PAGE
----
TS: So the 9-5 is on schedule from your perspective?
EG: Yeah.
TS: And that schedule hasn’t changed in the last six weeks?
EG: …….
Note, the vehicle is on schedule from Eric’s point of view. Whether that schedule ever aligned with the speculations here or elsewhere in the automotive web is another matter.
It’s at this point that things got a little blurry in terms of what I can and can’t say here at TS. If I get my information from a Djup Strupe, then I feel at liberty to share. But if I get it directly from an executive and he requests that I use it for perspective only and maintain confidentiality, then I have to respect that.
Suffice to say that should GM and Saab survive the next few months and the market improves, then I firmly believe that 2009 is going to be a better year than what we thought it was a few weeks ago.

Trollhattan Saab: The other vehicle I wanted to ask about was the 9-3x…
Eric Geers: The 9-3x is going to be here. I just don’t know yet if we’re going to do an official press release and turn that into something…but as of next week the 9-3x is going to be out for test driving on public roads around Trollhattan so we can give you a look at this one.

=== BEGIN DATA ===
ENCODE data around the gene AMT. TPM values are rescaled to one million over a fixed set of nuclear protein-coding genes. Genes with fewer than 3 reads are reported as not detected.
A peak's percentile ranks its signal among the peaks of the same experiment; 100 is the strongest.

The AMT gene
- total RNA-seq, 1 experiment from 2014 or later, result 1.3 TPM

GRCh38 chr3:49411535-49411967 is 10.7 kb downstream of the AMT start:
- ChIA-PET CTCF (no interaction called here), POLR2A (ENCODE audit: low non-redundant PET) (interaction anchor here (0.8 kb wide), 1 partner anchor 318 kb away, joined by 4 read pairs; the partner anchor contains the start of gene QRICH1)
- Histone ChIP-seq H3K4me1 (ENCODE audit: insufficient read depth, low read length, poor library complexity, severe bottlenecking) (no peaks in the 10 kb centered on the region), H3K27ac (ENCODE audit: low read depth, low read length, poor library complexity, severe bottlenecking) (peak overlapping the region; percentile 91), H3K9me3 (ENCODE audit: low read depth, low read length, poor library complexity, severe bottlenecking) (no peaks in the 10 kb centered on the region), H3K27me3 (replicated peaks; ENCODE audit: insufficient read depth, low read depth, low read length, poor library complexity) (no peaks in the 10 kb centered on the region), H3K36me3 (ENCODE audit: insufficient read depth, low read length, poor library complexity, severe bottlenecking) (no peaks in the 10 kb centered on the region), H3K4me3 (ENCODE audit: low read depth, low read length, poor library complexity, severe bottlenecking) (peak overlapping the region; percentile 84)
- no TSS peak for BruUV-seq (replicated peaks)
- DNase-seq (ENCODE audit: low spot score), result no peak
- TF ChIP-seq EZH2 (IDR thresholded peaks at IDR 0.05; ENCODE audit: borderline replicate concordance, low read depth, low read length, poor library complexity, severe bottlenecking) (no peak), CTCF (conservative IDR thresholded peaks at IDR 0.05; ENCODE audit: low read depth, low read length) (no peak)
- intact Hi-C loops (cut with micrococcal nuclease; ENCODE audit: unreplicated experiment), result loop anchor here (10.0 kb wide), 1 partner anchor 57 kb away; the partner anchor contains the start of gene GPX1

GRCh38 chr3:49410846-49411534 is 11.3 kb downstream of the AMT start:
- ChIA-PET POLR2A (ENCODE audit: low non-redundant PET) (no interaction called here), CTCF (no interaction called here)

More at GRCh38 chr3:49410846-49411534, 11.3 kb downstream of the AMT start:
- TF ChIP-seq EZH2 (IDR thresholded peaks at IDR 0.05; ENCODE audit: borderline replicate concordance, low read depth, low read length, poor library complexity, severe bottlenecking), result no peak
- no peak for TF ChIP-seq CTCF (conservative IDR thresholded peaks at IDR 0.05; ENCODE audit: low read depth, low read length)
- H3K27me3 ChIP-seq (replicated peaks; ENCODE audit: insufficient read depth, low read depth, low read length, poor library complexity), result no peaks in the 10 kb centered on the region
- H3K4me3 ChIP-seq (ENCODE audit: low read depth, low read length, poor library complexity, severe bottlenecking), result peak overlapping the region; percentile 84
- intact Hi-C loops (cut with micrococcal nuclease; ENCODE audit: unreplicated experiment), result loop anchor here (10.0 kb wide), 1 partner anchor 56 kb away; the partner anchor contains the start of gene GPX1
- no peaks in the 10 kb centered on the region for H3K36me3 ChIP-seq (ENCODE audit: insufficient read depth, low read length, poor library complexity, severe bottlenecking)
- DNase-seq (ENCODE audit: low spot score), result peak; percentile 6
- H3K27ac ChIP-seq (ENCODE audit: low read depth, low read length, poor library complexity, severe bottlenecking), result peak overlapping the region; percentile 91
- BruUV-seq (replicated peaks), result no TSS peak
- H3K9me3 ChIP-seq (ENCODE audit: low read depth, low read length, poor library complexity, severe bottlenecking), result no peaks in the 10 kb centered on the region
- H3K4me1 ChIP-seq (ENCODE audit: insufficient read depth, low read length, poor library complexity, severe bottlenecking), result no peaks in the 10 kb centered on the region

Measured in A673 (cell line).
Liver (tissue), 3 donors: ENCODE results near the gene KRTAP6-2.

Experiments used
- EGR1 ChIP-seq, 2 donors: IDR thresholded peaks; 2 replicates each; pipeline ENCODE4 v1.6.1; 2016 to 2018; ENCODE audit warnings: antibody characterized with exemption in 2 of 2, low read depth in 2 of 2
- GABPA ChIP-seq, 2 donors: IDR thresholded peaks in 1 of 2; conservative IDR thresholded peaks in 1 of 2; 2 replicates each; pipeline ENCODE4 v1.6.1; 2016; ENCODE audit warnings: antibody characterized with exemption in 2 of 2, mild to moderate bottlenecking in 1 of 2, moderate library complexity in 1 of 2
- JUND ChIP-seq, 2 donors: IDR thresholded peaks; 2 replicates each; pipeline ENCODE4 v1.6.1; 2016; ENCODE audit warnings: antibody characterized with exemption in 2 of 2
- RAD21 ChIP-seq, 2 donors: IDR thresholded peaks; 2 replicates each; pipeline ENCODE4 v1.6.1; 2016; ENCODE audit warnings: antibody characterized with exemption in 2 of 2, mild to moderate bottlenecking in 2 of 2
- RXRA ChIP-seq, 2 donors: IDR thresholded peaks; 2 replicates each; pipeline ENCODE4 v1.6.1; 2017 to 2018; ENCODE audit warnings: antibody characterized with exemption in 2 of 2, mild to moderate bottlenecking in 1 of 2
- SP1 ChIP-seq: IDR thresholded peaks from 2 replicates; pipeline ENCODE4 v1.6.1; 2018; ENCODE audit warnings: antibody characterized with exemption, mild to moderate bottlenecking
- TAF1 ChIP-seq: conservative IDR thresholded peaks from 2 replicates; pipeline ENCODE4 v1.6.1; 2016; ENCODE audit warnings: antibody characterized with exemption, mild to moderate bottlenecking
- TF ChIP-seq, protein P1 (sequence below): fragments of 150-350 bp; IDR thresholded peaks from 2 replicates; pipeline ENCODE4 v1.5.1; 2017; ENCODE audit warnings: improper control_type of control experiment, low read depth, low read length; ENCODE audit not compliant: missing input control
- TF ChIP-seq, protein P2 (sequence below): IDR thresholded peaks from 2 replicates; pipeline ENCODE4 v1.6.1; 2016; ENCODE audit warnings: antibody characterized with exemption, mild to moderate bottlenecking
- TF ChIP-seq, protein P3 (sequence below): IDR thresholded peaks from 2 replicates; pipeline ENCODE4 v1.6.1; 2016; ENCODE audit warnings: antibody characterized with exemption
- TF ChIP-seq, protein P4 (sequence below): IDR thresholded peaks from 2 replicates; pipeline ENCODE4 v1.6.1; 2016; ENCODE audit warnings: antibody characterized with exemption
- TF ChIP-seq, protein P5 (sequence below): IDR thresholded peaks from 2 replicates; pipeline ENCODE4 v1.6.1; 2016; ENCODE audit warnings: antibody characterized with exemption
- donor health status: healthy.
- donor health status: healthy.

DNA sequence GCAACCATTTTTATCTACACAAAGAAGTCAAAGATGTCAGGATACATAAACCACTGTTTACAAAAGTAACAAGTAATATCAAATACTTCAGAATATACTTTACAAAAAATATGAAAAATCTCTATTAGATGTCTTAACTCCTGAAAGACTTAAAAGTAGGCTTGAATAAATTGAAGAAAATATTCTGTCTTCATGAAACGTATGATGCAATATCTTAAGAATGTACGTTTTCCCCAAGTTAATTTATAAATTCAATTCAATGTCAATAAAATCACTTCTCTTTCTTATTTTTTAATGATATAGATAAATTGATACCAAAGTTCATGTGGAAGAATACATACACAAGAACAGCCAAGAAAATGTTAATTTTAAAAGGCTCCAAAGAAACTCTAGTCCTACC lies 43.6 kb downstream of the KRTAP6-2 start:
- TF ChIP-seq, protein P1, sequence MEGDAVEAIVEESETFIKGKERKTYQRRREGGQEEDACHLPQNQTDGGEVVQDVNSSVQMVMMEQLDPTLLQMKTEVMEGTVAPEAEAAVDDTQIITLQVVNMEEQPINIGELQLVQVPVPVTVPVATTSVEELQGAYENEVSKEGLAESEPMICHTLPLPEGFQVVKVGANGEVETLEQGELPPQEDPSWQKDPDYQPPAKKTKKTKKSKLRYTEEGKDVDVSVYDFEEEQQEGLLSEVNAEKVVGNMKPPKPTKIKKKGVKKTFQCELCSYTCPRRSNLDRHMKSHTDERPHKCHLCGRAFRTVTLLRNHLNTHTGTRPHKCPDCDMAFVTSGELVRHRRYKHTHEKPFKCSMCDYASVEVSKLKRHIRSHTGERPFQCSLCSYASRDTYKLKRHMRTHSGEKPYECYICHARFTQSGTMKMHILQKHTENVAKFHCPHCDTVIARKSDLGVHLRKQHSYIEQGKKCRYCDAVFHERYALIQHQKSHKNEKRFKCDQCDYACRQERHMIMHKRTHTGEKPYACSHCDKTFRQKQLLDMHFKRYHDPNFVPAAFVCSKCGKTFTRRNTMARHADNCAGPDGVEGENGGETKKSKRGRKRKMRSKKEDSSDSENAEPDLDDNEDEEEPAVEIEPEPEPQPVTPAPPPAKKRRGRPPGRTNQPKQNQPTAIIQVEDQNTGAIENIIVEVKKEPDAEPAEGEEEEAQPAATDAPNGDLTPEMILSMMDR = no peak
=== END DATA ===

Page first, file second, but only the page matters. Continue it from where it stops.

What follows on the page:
TS: I don’t know if I can ask you this, but are we likely to see this before the 9-5?
EG: Yeah, that will be before the 9-5
This is great news, but not too surprising. The 2008 Saab 9-3 facelift was seen on public roads in Trollhattan well before the official unveiling at the Saab Festival in June last year. That the 9-3x, which is basically a 9-3 SportCombi in heavy boots, will do the same is good to hear, but not a big surprise.
It’s also encouraging that this vehicle will come about before the 9-5. There was recent news from one particular market that the 9-3x would be delayed in that market until 2010. It’s quite clear now that if that news still holds, then that’s for that specific market only and not for all markets.

TS: The big question, because this would be such a good seller, with the 9-3x being raised up a little, is there now room for a diesel engine (in combination with XWD)?
EG: …..(pause)….err, that’s part of the thing that’s still being discussed, powertrain. At this point I can’t give you the full update, but BioPower will be there. Diesel is still being discussed but I assume that that’s also the case, but it might not be because of the XWD issues. We also have to look at the numbers and the markets, they’re changing and the sectors are changing. In the end it becomes a business case, whether it does make sense to have it with a diesel or not.